Enterprises migrating contact centers to the cloud are often turning to WebRTC interface for agent communications, rather than using legacy SIP-based stacks to access their Cloud Contact Centre (CCaaS).
However with this migration there can be new network performance problems, software faults and human errors which can impair WebRTC call quality.
Customer experience and call quality
Where end-customers are communicating with a contact center agents using a cloud-based platform, such as Amazon Connect, Twilio Flex or Genesys PureCloud, the customer leg of the conversation occurs over the PSTN, Mobile or OTT and the agent leg of the conversation occurs over the public internet using a WebRTC protocol model. In between these two points lies a complex ecosystem of networks, infrastructure and software.
Many contact center support teams are charged with ensuring a good quality of experience for the voice communications sessions between agent and customer. They need visibility into the WebRTC leg of the call to measure quality and identify issues. Audio quality for the WebRTC leg of the conversation can suffer for a variety of reasons, including:
- Performance problems in the underlying IP networks, i.e. the agent’s end-to-end connection through the networks such as public internet to the CCaaS platform. These can occur at any point in the network from the CCaaS vendor to the customer site, including switches, routers,
- Software errors in the WebRTC stack running in the agent’s browser, such as problems associated with signaling, media engines or encoding/decoding etc.
- Hardware being used at any point in the chain. E.g. Routers, Switches, Headsets, Hard phones.
- Human errors, such as contact center agent configuration mistakes, user error.
Each of these links in the chain is a source of potentially poor customer experience.
Network performance issues
Even though WebRTC features advanced technologies that enable it to overcome many problems and deliver excellent user experiences, subpar networks can still cause call quality impairments because the network’s performance can vary widely.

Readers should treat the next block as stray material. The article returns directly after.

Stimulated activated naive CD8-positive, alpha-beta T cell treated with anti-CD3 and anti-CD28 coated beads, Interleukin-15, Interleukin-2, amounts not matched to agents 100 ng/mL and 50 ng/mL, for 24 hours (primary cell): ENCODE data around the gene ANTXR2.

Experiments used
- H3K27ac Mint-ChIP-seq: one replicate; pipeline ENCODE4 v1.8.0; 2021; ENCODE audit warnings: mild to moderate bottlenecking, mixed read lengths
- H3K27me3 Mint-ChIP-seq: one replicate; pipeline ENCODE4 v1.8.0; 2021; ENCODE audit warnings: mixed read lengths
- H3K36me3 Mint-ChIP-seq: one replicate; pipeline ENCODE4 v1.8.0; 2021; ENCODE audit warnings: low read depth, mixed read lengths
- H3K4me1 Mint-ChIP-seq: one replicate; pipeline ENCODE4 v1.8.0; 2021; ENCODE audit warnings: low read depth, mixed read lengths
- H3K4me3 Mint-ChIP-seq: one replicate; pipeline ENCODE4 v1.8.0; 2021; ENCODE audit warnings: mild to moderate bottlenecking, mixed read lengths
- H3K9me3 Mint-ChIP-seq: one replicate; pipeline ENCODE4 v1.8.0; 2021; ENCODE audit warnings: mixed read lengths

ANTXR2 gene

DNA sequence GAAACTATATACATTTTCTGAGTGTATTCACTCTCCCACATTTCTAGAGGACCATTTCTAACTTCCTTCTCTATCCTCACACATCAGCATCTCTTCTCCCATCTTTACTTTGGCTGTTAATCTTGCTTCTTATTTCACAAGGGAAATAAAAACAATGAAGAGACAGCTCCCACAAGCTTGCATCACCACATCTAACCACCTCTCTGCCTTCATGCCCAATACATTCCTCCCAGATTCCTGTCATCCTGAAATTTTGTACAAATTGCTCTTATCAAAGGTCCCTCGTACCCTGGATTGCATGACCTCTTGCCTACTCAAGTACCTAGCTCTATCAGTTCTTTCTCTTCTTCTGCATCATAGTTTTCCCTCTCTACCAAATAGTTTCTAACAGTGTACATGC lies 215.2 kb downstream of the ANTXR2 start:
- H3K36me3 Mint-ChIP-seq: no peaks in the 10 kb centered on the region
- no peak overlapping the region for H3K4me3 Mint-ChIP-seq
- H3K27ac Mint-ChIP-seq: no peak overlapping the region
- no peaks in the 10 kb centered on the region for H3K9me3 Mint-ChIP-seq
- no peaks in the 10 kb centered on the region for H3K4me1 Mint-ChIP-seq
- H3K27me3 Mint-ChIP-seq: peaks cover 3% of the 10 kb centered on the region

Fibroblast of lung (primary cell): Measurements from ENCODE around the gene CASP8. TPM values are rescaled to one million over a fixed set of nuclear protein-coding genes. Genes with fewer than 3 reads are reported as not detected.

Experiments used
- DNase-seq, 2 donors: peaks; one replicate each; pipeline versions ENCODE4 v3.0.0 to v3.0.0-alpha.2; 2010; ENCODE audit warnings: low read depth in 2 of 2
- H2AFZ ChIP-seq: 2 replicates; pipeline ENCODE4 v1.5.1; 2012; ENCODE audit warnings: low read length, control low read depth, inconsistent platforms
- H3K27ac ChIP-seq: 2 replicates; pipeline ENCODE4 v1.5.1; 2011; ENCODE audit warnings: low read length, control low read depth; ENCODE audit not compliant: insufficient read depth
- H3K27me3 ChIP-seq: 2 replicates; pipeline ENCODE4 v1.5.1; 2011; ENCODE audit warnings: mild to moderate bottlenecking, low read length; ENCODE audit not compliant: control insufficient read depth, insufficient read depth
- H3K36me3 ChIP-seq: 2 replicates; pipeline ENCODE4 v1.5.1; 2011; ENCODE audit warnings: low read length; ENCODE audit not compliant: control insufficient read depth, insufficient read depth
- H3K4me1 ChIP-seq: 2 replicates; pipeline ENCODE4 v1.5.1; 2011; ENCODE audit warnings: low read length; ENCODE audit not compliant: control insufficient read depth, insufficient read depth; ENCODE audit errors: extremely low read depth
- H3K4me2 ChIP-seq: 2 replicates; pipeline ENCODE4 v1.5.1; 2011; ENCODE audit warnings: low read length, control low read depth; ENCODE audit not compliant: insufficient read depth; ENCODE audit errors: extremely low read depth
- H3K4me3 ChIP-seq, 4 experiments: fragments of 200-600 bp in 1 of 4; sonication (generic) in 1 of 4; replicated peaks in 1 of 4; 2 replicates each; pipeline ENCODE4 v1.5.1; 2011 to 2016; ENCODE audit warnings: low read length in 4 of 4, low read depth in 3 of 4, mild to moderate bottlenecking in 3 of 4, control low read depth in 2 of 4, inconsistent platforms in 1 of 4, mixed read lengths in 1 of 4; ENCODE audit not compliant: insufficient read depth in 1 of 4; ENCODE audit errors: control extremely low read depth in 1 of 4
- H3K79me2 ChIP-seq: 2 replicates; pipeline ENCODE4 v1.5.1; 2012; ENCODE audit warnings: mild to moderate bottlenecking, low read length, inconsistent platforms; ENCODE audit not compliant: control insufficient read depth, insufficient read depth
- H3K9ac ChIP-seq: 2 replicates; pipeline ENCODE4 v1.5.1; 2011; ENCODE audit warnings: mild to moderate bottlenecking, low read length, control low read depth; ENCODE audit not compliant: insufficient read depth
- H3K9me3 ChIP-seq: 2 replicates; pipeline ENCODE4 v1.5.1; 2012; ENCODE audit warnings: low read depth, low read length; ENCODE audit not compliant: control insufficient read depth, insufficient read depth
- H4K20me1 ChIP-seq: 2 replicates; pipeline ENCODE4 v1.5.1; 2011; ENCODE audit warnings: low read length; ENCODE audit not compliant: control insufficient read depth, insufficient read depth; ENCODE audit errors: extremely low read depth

The consumer network service used by a work-at-home agent may differ significantly from the commercial service that connects a brick-and-mortar contact center. Consumer services can suffer from in-home network congestion, mobile coverage issues, poor Wi-Fi coverage, bandwidth throttling and traffic shaping. Service can vary widely by location based on infrastructure quality.
A poorly performing network can introduce gaps into the conversation, cause garbled or robotic-sounding speech, and generally degrade voice quality.
Agents who work outside the confines of the corporate contact center are far more likely to experience excessive delay, jitter or packet loss than on-prem agents connected directly to the enterprise network. Consumer ISP connections are far less predictable and reliable than their enterprise counterparts.
Remote agents use Operata to evaluate network conditions before engaging a customer. This intuitive, browser-based tool lets agents quickly assess network performance before placing or accepting a call.
Human and configuration issues
Configuration and human error can also lead to dropped calls and garbled communications. Examples include:
- Unintentionally closing a browser tab and thus aborting a call.
- Incorrectly configuring browser permissions and accidentally disabling media.
- Misconfiguring application settings and selecting an inappropriate microphone or speaker.
- Accidentally connecting to a poorly performing network, e.g. 3G mobile instead of Wi-Fi.
- Running too many resource-intensive apps on a PC, degrading system performance and call quality.